SACRAMENTO, Calif. -- Reported hate crimes jumped more than 17 percent in California last year compared with 2016, though the incidents remain relatively rare, the state's attorney general said Monday.
California Attorney General Xavier Becerra and the state's Department of Justice released the crime rate statistics in one of five crime-related reports made public Monday.
The state DOJ releases hate crime figures annually and this year's report is the first since President Donald Trump took office in January 2017. Critics feared his fiery rhetoric, particularly against Muslims and immigrants, might encourage more harassment.
Anti-Muslim hate crimes remained flat over 2016 and 2017, however. Of the 207 religious hate crimes reported last year, 46 cases involved anti-Muslim bias, the state Department of Justice reported. Of the 171 religious hate crimes reported in 2016, 37 involved anti-Muslim bias.
The DOJ defined hate crimes as those targeting victims because of their race or ethnicity, nationality, religion, sexual orientation, gender or a disability.
The department said 1,093 hate crimes were reported in 2017 compared with 931 in 2016. The bulk of the hate crimes involved racial bias, with 602 cases reported last year compared with 519 in 2016. Anti-gay hate crimes rose 3.2 percent to 172 in 2017 from 152 in 2016.
The report comes about a month after state auditors said California is underreporting hate crimes to the FBI, state lawmakers and the public because local law enforcement agencies lack adequate policies and training. Advocates said the lack of an accurate count masks the extent of bias crimes at a time of heightened racial, religious and ethnic tensions.
Auditors found dozens of unreported cases among the four local law enforcement agencies it reviewed. The auditors also said nearly a third of the 245 law enforcement agencies they surveyed do nothing to encourage the public to report hate crimes.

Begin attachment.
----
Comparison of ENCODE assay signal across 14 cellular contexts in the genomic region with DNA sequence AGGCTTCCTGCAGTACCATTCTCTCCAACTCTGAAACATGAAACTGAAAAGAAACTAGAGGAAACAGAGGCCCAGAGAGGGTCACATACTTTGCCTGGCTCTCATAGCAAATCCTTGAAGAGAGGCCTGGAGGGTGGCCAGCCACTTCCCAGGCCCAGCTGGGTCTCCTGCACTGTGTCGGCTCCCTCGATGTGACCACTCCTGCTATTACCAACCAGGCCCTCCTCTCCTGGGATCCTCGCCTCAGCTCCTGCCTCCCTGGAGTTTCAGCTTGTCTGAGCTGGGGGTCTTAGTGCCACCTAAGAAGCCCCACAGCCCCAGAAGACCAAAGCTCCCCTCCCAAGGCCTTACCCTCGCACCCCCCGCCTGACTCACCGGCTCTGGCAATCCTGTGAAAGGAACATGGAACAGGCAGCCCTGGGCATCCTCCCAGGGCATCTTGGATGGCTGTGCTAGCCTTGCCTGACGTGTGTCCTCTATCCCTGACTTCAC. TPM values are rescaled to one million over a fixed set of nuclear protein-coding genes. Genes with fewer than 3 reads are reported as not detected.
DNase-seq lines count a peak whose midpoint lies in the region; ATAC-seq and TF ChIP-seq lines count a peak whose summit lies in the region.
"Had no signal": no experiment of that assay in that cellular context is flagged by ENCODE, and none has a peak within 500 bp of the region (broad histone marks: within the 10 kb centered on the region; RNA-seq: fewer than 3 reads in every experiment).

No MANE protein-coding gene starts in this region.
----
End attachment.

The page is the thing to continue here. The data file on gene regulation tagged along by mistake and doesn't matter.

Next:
They largely blamed the state Department of Justice for not requiring that local agencies do a better job in collecting data. Becerra, who is running to retain his office overseeing the department, responded then that he was providing more guidance for local law enforcement and creating a hate crimes prevention webpage and brochure on identifying and reporting hate crimes.
Nationally, federal authorities estimate that more than half of all hate crimes aren't reported to police.
An Associated Press investigation two years ago found that more than 2,700 city police and county sheriff's departments nationwide had not submitted a single hate crime report for the FBI's annual crime tally during the previous six years, or about 17 percent of all city and county law enforcement agencies.
The California hate crimes report was one of five crime reports the state's Department of Justice released Monday. The four others report statistics for homicide, law enforcement "use-of-force" incidents, juvenile arrests and overall crime rates in the state.
The department also reported that police killed 172 civilians last year compared with 157 in 2016 during so-called use-of-force incidents. The department's report cautioned that it limited those incidents to only when officers shot their guns or people died or were seriously injured during violent encounters with police.
The report also showed two officers died during these encounters last year compared to eight deaths in 2016. In all, the report concluded that use-of-force incidents dropped last year to 707 from 782 in 2016.
A third report showed violent crime increased 1.5 percent last year compared with 2016 while property crime dropped 2 percent over the same year. Rape and arson surged 11 percent and 7 percent last year compared with 2016.
Homicides remained essentially flat year-to-year. The department reported 4.9 homicides reported per 100,000 people in 2017 compared with 4.6 reports per 100,000 in 2016.
The department's drug arrest statistics reflected that 2017 was the first year of broad legalization of marijuana in the state after voters passed Proposition 64 and wiped many pot laws from the books.
Marijuana arrests plummeted 74 percent in 2017 compared with 2016, driving a 24 percent drop in felony drug arrests over the same period.
The final report showed 56,249 juvenile arrests reported by law enforcement agencies in 2017, a 10 percent decrease from 2016.